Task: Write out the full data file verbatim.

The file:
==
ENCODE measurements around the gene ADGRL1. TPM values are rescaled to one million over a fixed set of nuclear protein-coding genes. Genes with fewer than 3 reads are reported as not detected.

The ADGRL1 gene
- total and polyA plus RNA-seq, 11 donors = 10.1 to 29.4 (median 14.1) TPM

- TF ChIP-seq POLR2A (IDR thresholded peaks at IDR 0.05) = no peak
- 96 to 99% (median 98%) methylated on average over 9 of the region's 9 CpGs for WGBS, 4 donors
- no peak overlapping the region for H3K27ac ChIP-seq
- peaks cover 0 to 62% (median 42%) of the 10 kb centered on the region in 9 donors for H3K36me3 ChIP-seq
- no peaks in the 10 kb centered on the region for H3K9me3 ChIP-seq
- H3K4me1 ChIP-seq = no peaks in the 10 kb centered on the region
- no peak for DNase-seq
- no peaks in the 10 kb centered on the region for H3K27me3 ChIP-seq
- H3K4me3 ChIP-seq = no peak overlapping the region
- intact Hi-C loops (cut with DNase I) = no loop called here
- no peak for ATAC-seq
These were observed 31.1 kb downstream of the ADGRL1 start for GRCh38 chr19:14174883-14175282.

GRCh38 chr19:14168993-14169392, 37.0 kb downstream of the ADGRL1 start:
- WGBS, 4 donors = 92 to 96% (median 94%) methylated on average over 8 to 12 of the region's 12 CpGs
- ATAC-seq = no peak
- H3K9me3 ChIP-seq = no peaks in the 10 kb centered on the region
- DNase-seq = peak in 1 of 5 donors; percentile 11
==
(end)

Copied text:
ENCODE measurements around the gene ADGRL1. TPM values are rescaled to one million over a fixed set of nuclear protein-coding genes. Genes with fewer than 3 reads are reported as not detected.

The ADGRL1 gene
- total and polyA plus RNA-seq, 11 donors = 10.1 to 29.4 (median 14.1) TPM

- TF ChIP-seq POLR2A (IDR thresholded peaks at IDR 0.05) = no peak
- 96 to 99% (median 98%) methylated on average over 9 of the region's 9 CpGs for WGBS, 4 donors
- no peak overlapping the region for H3K27ac ChIP-seq
- peaks cover 0 to 62% (median 42%) of the 10 kb centered on the region in 9 donors for H3K36me3 ChIP-seq
- no peaks in the 10 kb centered on the region for H3K9me3 ChIP-seq
- H3K4me1 ChIP-seq = no peaks in the 10 kb centered on the region
- no peak for DNase-seq
- no peaks in the 10 kb centered on the region for H3K27me3 ChIP-seq
- H3K4me3 ChIP-seq = no peak overlapping the region
- intact Hi-C loops (cut with DNase I) = no loop called here
- no peak for ATAC-seq
These were observed 31.1 kb downstream of the ADGRL1 start for GRCh38 chr19:14174883-14175282.

GRCh38 chr19:14168993-14169392, 37.0 kb downstream of the ADGRL1 start:
- WGBS, 4 donors = 92 to 96% (median 94%) methylated on average over 8 to 12 of the region's 12 CpGs
- ATAC-seq = no peak
- H3K9me3 ChIP-seq = no peaks in the 10 kb centered on the region
- DNase-seq = peak in 1 of 5 donors; percentile 11